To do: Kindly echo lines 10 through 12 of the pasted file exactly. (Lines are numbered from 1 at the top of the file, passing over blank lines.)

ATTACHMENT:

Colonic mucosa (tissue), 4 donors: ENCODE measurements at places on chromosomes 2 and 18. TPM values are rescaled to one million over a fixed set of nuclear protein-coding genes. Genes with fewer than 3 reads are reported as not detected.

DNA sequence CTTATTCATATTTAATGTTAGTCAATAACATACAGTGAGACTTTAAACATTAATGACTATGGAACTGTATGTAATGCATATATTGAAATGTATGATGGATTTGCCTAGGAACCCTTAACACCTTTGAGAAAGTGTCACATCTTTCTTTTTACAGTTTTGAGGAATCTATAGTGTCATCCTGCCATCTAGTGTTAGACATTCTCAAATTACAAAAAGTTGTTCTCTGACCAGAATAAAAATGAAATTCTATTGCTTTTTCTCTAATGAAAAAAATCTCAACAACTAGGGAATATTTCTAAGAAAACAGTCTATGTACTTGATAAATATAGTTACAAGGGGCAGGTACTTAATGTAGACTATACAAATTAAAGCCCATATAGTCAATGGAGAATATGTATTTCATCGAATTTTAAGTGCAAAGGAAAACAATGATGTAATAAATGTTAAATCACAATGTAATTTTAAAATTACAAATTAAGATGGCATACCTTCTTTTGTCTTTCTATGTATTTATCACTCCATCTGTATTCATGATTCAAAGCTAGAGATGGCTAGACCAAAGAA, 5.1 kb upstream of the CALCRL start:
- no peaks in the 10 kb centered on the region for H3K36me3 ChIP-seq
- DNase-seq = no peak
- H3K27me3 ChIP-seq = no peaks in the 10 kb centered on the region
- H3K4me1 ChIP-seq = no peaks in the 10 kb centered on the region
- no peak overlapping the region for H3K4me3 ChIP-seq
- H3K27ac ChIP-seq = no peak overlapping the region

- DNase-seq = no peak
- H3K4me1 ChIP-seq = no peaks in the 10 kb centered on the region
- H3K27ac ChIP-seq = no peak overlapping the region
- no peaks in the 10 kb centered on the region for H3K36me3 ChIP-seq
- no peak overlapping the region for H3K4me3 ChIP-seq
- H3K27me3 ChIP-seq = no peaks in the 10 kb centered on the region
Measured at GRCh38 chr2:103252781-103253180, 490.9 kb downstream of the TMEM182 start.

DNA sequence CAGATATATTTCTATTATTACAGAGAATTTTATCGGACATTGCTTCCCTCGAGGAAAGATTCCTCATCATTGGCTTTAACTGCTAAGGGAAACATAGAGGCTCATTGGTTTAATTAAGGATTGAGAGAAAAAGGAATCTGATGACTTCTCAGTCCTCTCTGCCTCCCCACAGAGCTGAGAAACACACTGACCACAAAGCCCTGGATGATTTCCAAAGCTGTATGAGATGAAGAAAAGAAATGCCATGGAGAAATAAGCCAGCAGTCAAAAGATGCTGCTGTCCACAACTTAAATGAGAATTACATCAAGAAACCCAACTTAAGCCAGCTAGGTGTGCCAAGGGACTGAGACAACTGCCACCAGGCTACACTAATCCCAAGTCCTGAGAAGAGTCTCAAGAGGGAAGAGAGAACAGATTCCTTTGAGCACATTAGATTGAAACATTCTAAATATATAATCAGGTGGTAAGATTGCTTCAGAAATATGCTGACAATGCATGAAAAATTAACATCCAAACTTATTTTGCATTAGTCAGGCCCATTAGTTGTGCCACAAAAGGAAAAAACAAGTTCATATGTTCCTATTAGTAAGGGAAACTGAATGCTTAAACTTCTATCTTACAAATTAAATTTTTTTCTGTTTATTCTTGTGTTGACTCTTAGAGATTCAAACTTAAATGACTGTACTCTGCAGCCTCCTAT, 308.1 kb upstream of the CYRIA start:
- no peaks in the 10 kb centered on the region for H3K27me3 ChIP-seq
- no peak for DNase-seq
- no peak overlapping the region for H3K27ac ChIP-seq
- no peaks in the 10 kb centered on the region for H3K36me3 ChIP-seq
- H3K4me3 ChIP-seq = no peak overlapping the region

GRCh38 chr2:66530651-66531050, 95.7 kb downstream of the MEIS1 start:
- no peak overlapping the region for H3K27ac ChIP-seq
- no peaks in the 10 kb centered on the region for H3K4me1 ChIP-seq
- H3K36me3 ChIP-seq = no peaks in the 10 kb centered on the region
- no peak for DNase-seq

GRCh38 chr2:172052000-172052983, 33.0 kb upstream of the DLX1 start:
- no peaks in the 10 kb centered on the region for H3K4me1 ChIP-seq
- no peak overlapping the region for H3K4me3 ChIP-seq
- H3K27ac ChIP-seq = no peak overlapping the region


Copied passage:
- H3K4me1 ChIP-seq = no peaks in the 10 kb centered on the region
- H3K27ac ChIP-seq = no peak overlapping the region
- no peaks in the 10 kb centered on the region for H3K36me3 ChIP-seq